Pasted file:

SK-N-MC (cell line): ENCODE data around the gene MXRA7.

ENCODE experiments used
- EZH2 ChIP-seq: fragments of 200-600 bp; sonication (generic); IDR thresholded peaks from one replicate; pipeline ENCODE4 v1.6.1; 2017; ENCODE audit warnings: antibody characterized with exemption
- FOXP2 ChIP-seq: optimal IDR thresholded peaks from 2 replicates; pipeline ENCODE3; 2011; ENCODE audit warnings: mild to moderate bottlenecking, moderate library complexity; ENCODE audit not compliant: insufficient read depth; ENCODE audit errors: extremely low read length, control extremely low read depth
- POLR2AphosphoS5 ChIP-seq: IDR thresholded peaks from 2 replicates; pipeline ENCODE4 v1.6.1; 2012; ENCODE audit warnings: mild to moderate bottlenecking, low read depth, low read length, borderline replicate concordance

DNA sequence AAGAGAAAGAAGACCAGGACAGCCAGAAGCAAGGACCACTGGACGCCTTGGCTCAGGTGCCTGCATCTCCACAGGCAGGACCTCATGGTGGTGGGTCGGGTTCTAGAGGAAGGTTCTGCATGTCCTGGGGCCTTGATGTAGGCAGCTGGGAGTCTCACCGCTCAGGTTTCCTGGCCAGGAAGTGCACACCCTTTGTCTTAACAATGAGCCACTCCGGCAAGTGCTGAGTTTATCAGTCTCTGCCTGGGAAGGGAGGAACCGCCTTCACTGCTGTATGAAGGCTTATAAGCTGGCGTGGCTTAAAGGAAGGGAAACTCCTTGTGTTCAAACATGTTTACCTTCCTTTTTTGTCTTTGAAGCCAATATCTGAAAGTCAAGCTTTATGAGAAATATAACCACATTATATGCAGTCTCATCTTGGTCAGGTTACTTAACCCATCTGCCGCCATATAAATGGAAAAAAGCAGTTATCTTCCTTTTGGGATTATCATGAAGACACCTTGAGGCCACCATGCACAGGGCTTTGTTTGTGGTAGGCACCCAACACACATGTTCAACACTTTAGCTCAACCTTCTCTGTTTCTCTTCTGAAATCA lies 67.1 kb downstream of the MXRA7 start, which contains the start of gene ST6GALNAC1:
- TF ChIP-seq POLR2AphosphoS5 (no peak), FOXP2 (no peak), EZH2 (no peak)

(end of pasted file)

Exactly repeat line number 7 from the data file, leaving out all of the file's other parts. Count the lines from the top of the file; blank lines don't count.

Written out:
- TF ChIP-seq POLR2AphosphoS5 (no peak), FOXP2 (no peak), EZH2 (no peak)